a component of a larger process in the management of change. Hence IT governance is inextricably linked to the strategies and operations of the organization, and governance should be responsible for making such ITcentric decisions as the following:25
• How do we link our IT strategy to our overall strategy?
• How much should we spend on IT?
• Which business processes should receive our IT dollars?
• Which IT capabilities need to be organization-wide?
• How good do our IT services really need to be?
• What security and privacy risks will we accept?
• Who do we hold accountable for the success of an IT project?
The specific relationships between IT and the business side have to be worked out through this governance process. In general, CMS’s business side would lead process transformation and establish what it needs from IT (including service-level agreements), and indeed this is what the process outlined in Chapter 3 affords. From time to time IT might be asked to lead a specific initiative within the overall agenda for transformation. A key component of establishing governance is determining which individuals and functions will make which decisions and the mechanics of the governance process. The governance function for each of these efforts could be structured as a CMS IT governance committee or could become a responsibility of an existing CMS senior leadership forum. Regardless, given the importance of the transformation, the CMS business leadership should be an integral part of the IT governance function.
Organizations cannot accomplish the large-scale modernization or transformation of core business and information ecosystems without the effective utilization of outside expertise. This expertise takes several forms:
• Expertise in the management of change that can assist the organization in preparing its members for changes in roles, processes, working relationships, and goals;
• Process redesign experience that can help the organization think through how to design its new processes and how to determine what data it needs;
• Project management experience with projects of comparable, scope, size, and complexity;
25 Jeanne W. Ross and Peter Weill, 2002, “Six IT Decisions Your IT People Shouldn’t Make,” Harvard Business Review 80(11):84-91.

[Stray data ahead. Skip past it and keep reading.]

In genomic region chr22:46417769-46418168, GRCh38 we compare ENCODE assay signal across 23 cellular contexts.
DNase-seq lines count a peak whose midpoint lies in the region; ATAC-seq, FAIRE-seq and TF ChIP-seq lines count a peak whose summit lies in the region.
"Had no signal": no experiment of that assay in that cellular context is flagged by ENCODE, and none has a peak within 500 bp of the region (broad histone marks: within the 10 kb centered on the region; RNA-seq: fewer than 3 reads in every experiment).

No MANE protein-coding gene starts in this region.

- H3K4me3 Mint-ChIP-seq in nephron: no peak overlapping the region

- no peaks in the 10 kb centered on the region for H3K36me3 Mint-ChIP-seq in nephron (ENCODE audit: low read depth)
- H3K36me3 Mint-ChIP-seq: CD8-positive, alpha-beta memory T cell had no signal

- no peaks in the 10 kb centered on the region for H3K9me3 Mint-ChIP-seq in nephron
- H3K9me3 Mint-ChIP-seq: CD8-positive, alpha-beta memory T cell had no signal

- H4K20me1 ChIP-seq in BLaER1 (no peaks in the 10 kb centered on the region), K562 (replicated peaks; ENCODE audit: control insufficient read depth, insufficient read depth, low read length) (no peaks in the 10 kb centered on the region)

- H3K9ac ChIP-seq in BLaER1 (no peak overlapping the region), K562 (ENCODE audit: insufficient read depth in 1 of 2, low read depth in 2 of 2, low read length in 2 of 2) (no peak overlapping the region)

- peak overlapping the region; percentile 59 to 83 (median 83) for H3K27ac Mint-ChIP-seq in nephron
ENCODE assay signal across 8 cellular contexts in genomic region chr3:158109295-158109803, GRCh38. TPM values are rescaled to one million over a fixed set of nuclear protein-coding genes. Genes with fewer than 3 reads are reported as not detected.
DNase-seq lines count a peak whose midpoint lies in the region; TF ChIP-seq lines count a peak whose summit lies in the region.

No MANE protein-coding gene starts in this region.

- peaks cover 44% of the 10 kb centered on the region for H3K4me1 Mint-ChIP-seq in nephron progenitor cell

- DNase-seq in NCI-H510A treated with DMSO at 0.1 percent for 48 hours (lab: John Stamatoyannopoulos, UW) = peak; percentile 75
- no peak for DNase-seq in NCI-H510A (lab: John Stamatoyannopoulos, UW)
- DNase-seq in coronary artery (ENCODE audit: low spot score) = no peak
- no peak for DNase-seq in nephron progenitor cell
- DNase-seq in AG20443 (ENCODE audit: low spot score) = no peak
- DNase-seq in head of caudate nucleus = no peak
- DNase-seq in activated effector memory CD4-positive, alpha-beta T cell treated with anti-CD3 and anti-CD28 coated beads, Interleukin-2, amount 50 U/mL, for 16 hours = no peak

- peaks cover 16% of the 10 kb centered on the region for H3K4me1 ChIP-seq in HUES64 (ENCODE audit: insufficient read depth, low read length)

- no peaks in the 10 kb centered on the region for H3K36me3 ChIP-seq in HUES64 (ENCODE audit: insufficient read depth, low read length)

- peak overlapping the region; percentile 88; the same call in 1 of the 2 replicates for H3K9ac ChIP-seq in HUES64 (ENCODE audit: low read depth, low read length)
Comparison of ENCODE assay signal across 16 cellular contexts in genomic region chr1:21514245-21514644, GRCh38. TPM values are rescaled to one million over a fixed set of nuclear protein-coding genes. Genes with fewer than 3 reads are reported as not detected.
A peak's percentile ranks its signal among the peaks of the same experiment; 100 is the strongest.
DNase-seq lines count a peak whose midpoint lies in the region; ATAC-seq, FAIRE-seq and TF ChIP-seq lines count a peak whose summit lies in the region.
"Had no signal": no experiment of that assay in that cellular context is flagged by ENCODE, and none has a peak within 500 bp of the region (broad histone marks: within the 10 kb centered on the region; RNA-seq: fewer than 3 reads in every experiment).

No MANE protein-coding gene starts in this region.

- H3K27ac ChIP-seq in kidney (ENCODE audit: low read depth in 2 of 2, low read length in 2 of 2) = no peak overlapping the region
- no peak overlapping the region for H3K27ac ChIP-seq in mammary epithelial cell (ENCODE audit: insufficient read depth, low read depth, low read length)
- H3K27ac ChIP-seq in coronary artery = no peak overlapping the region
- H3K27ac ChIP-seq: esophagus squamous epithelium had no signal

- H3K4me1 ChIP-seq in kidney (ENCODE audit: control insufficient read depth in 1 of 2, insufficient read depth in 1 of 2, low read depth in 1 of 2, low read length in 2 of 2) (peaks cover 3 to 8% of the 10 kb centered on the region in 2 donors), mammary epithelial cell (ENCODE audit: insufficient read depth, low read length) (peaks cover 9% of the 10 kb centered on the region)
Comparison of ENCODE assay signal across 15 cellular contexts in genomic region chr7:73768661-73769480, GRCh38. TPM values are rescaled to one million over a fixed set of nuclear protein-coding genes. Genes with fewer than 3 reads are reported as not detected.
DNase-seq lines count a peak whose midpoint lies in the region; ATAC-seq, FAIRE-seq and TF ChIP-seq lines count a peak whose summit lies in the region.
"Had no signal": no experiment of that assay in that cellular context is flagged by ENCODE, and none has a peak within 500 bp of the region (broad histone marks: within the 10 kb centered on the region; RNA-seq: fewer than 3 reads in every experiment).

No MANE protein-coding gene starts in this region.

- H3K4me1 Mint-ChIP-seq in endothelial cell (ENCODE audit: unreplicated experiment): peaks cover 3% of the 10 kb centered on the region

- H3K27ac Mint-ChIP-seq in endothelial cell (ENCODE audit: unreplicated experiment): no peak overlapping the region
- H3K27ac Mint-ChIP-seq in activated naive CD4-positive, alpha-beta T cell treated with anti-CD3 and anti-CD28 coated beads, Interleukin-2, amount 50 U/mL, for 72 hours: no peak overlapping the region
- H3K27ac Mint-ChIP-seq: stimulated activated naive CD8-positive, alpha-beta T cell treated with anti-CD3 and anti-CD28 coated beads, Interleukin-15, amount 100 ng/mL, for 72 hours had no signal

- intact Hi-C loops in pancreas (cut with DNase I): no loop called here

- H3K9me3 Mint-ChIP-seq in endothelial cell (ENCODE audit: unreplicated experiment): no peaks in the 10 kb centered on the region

• Technical assistance to enable the organization’s information technology staff to master the new technology being introduced; and
• Staff augmentation management to provide the person-power necessary to do a sizeable portion of the work that accompanies the implementation of a large system; existing organizational staff rarely have large amounts of “free time” to devote to such an initiative.
In particular, CMS would benefit from the counsel of leaders from organizations in the public and private sectors that have effected significant IT-enabled organizational transformations. CMS will encounter issues and challenges for which the advice of others would be very important. An advisory panel of these leaders or similar entity should be developed and structured so that they can develop a deep understanding of CMS and its challenges as well as its broader stakeholder communities. Building in the ability to foster informed and frank exchanges of ideas should be emphasized.
CMS should not underestimate the difficulty of the transformation and the value of learning from the experiences of others.
Critical Skill Sets
The implementation of the recommendations stemming from the discussion in Chapters 2 and 3 will require introducing new skills into CMS and strengthening existing skills. In addition to reflecting the importance of informatics skills and the value of the CMS Innovation Center, the IT organization should be augmented and changed in some key areas.
CMS’s existing IT staff are talented and skilled, and they have demonstrated an impressive ability to implement complex systems under significant time pressures. Moreover they continue to manage well a massive IT operation. To enable an effective response to the near and intermediate demands of payment reform and other responsibilities placed on CMS, these competencies must be strengthened. Central to the CMS agenda is the application of IT and data to help improve the delivery of care. Enhancing staff expertise in data management practices and the application of those practices to health care, as well as in health services research and the performance of that research in an electronic health record environment, will be important.
Recognizing the critical role played by having a well-conceived, wellexecuted, and well-supported global information ecosystem and design is a critical competency of CMS. The roles of the technology strategy function and chief information officer should be strengthened, and they should be responsible for guiding and managing the enterprise technical architecture and contributing to the strategic and tactical decisions